Managing a class of kids through the final stretch of the school year can be difficult for many reasons! Fatigue starts to set in on the parts of teachers, students, parents, and administrators. Things that have worked in the past seem to stop working as patience starts to wear thin, and sometimes children “get used to” certain consequences for their behavior and it seems some of them even don’t care anymore if they are disciplined! Often times, teachers have “just had it!” with recurring discipline problems, and parents and administrators are also at their wits’ end, having used up all of their ideas to help. Patience and understanding that were available in abundance most of the year are suddenly in short supply. What to do?
One thing that helped me make it through the last six weeks of one very difficult school year was something that we used to refer to at my school as “Five Minutes of Fun,” which was (modified) part of a school wide “Accountability Concepts” discipline program we adopted. (I found them on Facebook, but the company is now out of business.) This is a completely motivational system rather than punitive. The one catch is that you need PLENTY OF TIME to implement it- which is why it is perfect for the end of the school year! Using this system made a HUGE difference in my classroom during the last month of school! In fact, when I did this, I had the easiest year end I have ever had, as far as classroom management is concerned- even though the group of kids I had that year was rather difficult.
First I’ll tell you what we were supposed to do as a part of our Accountability Concepts school wide discipline program- all year long. We were supposed to stop once every hour and do something fun for five minutes with our whole class (yes, every hour of the day.) Only those children that had “been good” would get to participate.
The children that had made poor choices were supposed to watch the others having fun and think about making different choices next time. Kids had to tell me what they did wrong, apologize if necessary, and tell me what they were going to do differently. Otherwise, then when the next five minutes of fun time came, then they again would not be able to participate.
A Short, Motivational “Fun Time” Afternoon Rotation!
I found that in my Kindergarten class, managing the transition in and out of these “Five Minutes of Fun” times took us about 15 minutes. Much more time than just five minutes per hour, unfortunately. This cut into our instructional time in a BIG way.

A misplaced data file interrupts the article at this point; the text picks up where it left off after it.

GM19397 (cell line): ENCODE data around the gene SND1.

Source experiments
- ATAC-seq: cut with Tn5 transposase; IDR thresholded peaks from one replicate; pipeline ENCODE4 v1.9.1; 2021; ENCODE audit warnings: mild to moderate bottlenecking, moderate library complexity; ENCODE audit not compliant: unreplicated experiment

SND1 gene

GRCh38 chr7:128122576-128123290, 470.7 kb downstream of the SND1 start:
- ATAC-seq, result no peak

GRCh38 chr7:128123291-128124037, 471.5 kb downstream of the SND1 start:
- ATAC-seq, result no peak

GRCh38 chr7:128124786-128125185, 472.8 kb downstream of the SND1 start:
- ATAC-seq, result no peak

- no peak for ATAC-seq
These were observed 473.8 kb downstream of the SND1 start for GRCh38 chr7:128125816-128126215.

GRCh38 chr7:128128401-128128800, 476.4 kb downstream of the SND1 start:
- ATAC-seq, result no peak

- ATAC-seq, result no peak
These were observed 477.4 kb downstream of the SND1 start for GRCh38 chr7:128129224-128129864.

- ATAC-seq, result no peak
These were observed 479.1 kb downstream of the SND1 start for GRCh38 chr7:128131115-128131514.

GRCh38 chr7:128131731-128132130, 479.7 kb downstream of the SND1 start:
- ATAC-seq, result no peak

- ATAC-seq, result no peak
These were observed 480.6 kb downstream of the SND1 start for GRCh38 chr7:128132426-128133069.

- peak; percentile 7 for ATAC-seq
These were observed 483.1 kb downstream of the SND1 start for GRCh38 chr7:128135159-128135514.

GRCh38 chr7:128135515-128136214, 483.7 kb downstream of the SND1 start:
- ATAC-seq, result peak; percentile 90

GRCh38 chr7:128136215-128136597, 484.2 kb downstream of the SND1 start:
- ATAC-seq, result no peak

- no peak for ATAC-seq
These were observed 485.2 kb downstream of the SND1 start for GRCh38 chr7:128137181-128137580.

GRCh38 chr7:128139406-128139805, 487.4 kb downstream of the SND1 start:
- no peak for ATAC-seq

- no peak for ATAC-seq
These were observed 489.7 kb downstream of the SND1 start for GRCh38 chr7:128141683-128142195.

SOOOOOoooo… I decided to “save up” our “fives” for one longer twenty minute period of fun in the afternoon, which I decided to call our “Fun Time.” This Fun Time was separate from our normal play time that everyone got anyway, so I liked that nobody was losing out on that developmentally important period of time. I also liked that the kids didn’t have to lose their recess, which of course they really needed. I do consider myself very LUCKY that my administration supported this!
This is how my adapted system worked:
– If I had to put a child in time out during the day, I made a note of it. That child lost five minutes of the twenty minutes of Fun Time that came at the end of the day.
– If a child got two time outs, then he lost ten minutes of our Fun Time.
– If he got three time outs, then he lost fifteen minutes of our Fun Time, and so on.
The children really valued this “20 Minutes of Fun” because I would get out math manipulatives, science manipulatives, special markers, rubber stamps, and other toys that were normally forbidden during our usual play time, because I didn’t want them mixed up with the other toys, etc. Basically, I set up a “play rotation” for the children that had been good, and that was most of them.
Sometimes I put a whole bunch of stickers at a table and let them spend the whole five minutes choosing two each. With the rubber stamps, I just got out my “teacher stamps” that they would normally never get to touch, and some blank paper, and let them just try them. I got out things like my “teacher bell” and let them ring them, some modeling clay, magnets, and stuff like that. Nothing had to hold their attention for a very long time- it just had to be APPEALING- appealing enough to make the other children REALLY WANT TO JOIN IN!
Here are some things we did during our Fun Time Rotation.
Remember, these things only needed to keep them busy for five minutes or even less.
Other Fun Motivational Ideas (To be used at other times, only for those that have been good all day. Children who have had issues during the day lose time in just five minute increments.)
Bubbles (only for outside, of course!)
Let everyone chew a piece of gum
Let everyone play with a piece of silly putty for a few minutes
Let everyone work with their shoes off
Let everyone switch desks and sit with a friend, as long as they are still working quietly
Let everyone sit under their desks for a while to work, using a book as a clipboard if necessary
Give everyone a sticker
Let them lay down on the floor while listening to a story
Show a movie (Put those who lost time out of view of the screen or in another room)
Set up a painting station to rotate through during playtime for those who have been good.
Sing some really fun songs your kids like, allowing them to stand with a friend while they sing.
Managing the “Fun Time” Rotation
I put them into their normal groups because that was what was easiest for me (although sometimes I mixed up the groups to make it more fun,) and set the timer for five minutes. The rest of the children that had had time outs had to sit in chairs and JUST WATCH the children GO CRAZY with all of the fun stuff I had put out! I let the noise level “go,” not caring about loud voices or anything.
Having the children that were watching sit in chairs turned out to be important, because if I had them sit on the floor, they just rolled all over the place, talking, and playing, etc., and then I had to discipline them MORE- WHICH I DEFINITELY DID NOT WANT TO DO. The children that got to do everything actually felt REALLY SORRY for the others! I think it sometimes tortured them more than it did the ones that did not get to do it! In fact, once I caught some of them bringing some of the stickers and things over to the kids in the chairs because they just felt sorry for them! I had to remind their friends that we were trying to get them to change their behavior and make better choices next time.
On some days, I changed it up a bit- I got out bubbles and let them play outside with them. Sometimes I brought popcorn for the class, and we ate it while we watched a movie. The kids also enjoyed going outside to play a fun class game.